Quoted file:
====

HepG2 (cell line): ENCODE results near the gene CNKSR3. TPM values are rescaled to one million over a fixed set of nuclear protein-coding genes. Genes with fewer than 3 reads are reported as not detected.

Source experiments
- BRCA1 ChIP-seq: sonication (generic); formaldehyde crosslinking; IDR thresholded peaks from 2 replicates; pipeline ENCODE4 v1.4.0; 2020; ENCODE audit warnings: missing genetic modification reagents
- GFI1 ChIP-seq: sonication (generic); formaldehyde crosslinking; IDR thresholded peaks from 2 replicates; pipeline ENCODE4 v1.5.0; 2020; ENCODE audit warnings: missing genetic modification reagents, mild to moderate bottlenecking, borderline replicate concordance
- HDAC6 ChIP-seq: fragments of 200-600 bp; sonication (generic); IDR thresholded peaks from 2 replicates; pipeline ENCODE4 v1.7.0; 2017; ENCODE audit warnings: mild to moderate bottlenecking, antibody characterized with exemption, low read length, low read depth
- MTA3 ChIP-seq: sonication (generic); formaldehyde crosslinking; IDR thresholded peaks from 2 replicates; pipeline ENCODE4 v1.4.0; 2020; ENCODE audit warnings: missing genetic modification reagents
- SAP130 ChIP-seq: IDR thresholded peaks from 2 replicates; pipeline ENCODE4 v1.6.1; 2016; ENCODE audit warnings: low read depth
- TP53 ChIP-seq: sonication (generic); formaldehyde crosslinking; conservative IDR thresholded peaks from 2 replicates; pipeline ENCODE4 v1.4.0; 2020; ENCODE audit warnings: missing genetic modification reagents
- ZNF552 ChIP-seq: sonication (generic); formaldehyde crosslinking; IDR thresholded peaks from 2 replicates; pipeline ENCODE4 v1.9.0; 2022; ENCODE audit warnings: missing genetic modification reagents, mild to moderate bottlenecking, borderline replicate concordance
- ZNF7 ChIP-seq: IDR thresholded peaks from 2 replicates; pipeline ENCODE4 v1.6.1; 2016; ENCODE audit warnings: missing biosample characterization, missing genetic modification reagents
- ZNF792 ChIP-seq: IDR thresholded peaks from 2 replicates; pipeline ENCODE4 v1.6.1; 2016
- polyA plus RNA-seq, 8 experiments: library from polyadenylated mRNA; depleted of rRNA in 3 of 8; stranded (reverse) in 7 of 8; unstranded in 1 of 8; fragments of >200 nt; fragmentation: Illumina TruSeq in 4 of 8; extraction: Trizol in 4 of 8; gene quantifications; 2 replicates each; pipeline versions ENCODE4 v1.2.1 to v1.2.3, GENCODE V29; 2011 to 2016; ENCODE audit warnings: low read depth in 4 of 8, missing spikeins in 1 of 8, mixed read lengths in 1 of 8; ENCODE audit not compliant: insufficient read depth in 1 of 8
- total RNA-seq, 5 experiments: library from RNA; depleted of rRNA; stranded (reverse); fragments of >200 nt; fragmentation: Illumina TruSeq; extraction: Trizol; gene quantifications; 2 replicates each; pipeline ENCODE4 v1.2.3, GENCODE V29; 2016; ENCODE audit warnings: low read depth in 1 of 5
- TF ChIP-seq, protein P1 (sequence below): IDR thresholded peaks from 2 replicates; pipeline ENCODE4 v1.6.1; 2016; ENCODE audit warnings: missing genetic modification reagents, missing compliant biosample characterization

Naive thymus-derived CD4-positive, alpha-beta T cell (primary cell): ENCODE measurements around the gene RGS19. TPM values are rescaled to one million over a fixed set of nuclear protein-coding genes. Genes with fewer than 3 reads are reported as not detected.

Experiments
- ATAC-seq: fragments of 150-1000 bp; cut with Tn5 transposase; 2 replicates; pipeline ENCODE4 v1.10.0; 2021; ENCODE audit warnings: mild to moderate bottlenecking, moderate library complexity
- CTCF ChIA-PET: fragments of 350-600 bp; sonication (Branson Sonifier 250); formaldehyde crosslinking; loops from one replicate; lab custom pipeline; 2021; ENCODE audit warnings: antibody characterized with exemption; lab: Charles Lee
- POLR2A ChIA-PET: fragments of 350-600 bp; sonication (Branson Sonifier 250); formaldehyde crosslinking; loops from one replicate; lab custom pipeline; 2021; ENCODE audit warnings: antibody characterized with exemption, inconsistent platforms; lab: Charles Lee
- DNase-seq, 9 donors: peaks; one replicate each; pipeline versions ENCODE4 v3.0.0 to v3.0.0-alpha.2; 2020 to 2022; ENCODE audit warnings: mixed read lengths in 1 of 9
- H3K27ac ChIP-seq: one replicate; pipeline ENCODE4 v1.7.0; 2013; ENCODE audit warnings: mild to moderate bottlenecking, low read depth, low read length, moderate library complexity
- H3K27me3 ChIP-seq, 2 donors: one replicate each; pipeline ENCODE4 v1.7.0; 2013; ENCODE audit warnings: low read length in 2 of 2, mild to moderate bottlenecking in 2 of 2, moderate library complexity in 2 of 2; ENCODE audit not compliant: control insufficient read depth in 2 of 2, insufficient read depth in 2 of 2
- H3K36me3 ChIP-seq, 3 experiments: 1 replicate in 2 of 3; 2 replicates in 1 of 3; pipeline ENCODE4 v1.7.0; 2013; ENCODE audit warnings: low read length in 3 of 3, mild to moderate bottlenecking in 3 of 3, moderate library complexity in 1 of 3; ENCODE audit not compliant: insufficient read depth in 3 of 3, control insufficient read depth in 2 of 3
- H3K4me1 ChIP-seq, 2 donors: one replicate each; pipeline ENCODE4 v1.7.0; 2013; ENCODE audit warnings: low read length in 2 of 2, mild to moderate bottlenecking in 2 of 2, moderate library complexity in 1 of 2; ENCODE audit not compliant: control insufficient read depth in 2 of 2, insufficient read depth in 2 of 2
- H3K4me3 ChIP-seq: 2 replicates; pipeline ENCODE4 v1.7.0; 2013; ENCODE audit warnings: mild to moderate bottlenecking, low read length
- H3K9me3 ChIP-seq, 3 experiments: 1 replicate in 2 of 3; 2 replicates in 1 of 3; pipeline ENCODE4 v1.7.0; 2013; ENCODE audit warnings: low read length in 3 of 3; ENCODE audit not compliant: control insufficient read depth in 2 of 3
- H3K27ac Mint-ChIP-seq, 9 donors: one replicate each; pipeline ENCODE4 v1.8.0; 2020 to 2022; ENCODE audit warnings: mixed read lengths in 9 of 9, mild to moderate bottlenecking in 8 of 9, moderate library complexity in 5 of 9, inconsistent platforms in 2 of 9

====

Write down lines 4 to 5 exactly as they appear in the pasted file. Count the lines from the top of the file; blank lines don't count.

- GFI1 ChIP-seq: sonication (generic); formaldehyde crosslinking; IDR thresholded peaks from 2 replicates; pipeline ENCODE4 v1.5.0; 2020; ENCODE audit warnings: missing genetic modification reagents, mild to moderate bottlenecking, borderline replicate concordance
- HDAC6 ChIP-seq: fragments of 200-600 bp; sonication (generic); IDR thresholded peaks from 2 replicates; pipeline ENCODE4 v1.7.0; 2017; ENCODE audit warnings: mild to moderate bottlenecking, antibody characterized with exemption, low read length, low read depth